During the 2010 to 2015 term of government in the UK (Conservative and Liberal Democrat coalition) the Chancellor of the Exchequer announced in the ‘2013 spending round’ a provision of £500 million to support schemes for ULEV (Ultra Low Emission Vehicles).

This was a bold move at a time when Climate Change was still widely perceived as a distant threat. At that time the immediate and progressive impact of global warming was not as widely recognised as it is today.  As a direct of this ULEV lead from that coalition government, we’ve seen an incremental uptake by local authorities and town councils to invest in more environmentally friendly public transport.

I was encouraged to see the deployment of a new fleet of nine electric buses into my home town, Guildford, in 2019. These electric buses were the product of  ongoing collaborative venture between the Chinese supplier, BYD, and the local (UK) firm of coach-builders ADL.  This was undoubtedly a safe bet for our local authority as the ADL and BYD partnership had already proved it’s metal across the country,  claiming 70% of the electric bus market Britain at that time.

The design of the bus is a variation on familiar theme. The conventional internal combustion engine has been replaced by a modern powerful electric motor and diesel tanks replaced by batteries and charging technology. The use of conventional materials and layout provides a familiarity to passengers and must therefore reassure any potential purchasing authority. Until now, the chassis, motors, and the batteries for the buses have been built by BYD in China before being shipped to ADL for body assembly and internal fitting in the UK.  Clearly, shipping bulky products around the world is not ideal.  The model is being improved as, going forward, the chassis will be built in the UK.

Shortly after the electric bus service launched in Guildford there were reports online and in the local press that the we had run into a stumbling block.  The depot, used by the operator to house and charge the buses,  needed a major upgrade to it’s electrical capacity in order to meet demand for battery charging. The supplier was unable to commit to a suitable upgrade in less than 12 months.  This major limitation created operational issues for full deployment and presented a risk to the financial viability of the project. The team had to find resolution and to their credit, they came up with something brilliant. It paves they way for future scaleability.

Enter ‘Zenobe Energy’, a UK company founded in 2017 that prides that itself on developing intelligent energy storage solutions.  Zenobe was another ‘safe option’ as they had already teamed up with Abellio UK, one of Britain’s largest transport operators to bring electric buses to the streets of London and other major cities.  Zenobe had also secured £120 million funding to augment the e-bus provision from the ULEV grant scheme.   They were able to propose a viable battery-storage solution that could be (and was) implemented in a matter of weeks. From the image there is more than a hint that Zenobe have used the Tesla Powerpack in their solution (arguably the highest performing and safest bet for battery tech).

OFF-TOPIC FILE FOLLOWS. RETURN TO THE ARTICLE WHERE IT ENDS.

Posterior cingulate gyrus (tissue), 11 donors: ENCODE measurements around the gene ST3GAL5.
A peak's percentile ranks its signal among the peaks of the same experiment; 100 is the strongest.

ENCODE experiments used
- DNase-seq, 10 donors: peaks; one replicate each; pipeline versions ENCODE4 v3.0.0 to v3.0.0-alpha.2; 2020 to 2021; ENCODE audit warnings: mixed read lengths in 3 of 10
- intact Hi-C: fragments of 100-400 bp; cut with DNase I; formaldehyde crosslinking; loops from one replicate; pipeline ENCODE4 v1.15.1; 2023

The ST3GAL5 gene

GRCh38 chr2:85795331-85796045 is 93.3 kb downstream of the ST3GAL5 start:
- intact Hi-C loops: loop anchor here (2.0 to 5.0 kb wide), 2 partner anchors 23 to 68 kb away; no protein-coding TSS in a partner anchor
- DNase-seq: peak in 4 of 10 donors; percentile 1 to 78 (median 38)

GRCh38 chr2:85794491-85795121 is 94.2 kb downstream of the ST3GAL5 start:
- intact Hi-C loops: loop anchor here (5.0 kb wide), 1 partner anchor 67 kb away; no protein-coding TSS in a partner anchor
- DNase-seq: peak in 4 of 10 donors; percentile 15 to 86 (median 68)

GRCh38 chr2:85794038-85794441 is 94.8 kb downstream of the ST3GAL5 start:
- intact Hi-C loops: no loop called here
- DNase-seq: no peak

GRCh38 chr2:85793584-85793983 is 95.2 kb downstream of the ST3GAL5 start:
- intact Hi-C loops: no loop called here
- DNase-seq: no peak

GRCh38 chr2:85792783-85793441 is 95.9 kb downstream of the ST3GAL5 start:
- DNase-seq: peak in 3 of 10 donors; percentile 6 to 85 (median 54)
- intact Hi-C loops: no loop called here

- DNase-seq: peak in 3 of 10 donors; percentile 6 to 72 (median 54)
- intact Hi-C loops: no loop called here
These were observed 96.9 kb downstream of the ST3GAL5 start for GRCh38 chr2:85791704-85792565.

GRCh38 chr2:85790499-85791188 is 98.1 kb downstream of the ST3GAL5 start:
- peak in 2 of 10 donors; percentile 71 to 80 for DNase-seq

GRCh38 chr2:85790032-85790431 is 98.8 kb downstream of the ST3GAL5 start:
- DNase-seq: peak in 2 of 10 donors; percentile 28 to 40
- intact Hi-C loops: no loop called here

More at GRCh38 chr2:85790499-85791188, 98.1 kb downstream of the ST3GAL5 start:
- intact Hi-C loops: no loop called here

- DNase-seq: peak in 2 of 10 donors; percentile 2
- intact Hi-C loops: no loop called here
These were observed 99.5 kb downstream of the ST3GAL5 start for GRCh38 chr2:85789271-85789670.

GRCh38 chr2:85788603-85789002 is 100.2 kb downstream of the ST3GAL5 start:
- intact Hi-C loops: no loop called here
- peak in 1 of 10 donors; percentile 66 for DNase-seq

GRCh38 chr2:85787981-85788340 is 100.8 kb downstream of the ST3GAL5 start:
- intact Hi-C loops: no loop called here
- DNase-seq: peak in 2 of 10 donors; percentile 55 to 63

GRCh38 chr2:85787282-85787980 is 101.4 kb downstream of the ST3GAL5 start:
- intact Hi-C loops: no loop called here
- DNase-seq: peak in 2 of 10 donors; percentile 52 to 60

I’ve been exploring several incremental improvements we can make to this project.  These are the three options I looked at:

  1. Put a solar-farm onto/into the depot to charge the batteries during daylight hours.
  2. Leverage combined power-generation and satorage capability to improve EBIT  (offset cost)  by trading electricity on the Grid
  3. Embrace a more innovative step change in electric-bus design that contributes more fully to the UK economy and sustainability.

I don’t know if options 1 and 2 have been reviewed, indeed they may already be in place?   The remainder of this post focusses on option 3 as I haven’t seen any new vehicle designs in operation:

In autumn I came across this amazing London start-up that has developed a revolutionary way to manufacture and distribute next generation electric busses and vans in a sustainable way.   The vehicles are price matched to diesel powered alternatives have a range of about 400km (an improvement on 150km for the electric bus currently in service).

The company, called Arrival, have developed a modular design that can be tailored to meet specific customer’s need.  The vehicles are manufactured in ‘micro-factories’.  These production plants are small and super-efficient, with 70 versatile robots constructing the vehicles (compared to thousands in a conventional factory).  The internal and external body-work and fitments are made out of new reusable material,  is much more durable than conventional metal parts, super light-weight, and can be molded into any shape.

The pop-up factories can be easily deployed into warehouses local to the demand, cutting out the need to ship from abroad.  So, I’ve just gone through several incremental improvements that could be made by just switching to a different product that has been designed from the ground-up to be sustainable (instead of modifying a legacy design using conventional materials, technology and production methods).

Hat’s off to UPS for ordering 10,000 vans from Arrival, and credit to the authorities the US for authorising the construction of a ‘micro factory’ to meet local demand.

They already have a factory in Oxford by the way. I wonder if Guildford BC will have this (UK built) product on the short-list when it comes to increasing the fleet?

If you’re interested in Arrival, here’s a link to a 7 minute video, published by Wired earlier this month.

This post follows on from a related article about sustainability, published last month. The post is titled: ‘Sustainability – what can I do about it?’

Thanks for reading my post, and do let me know if there are any sustainable initiatives that I can get involved in.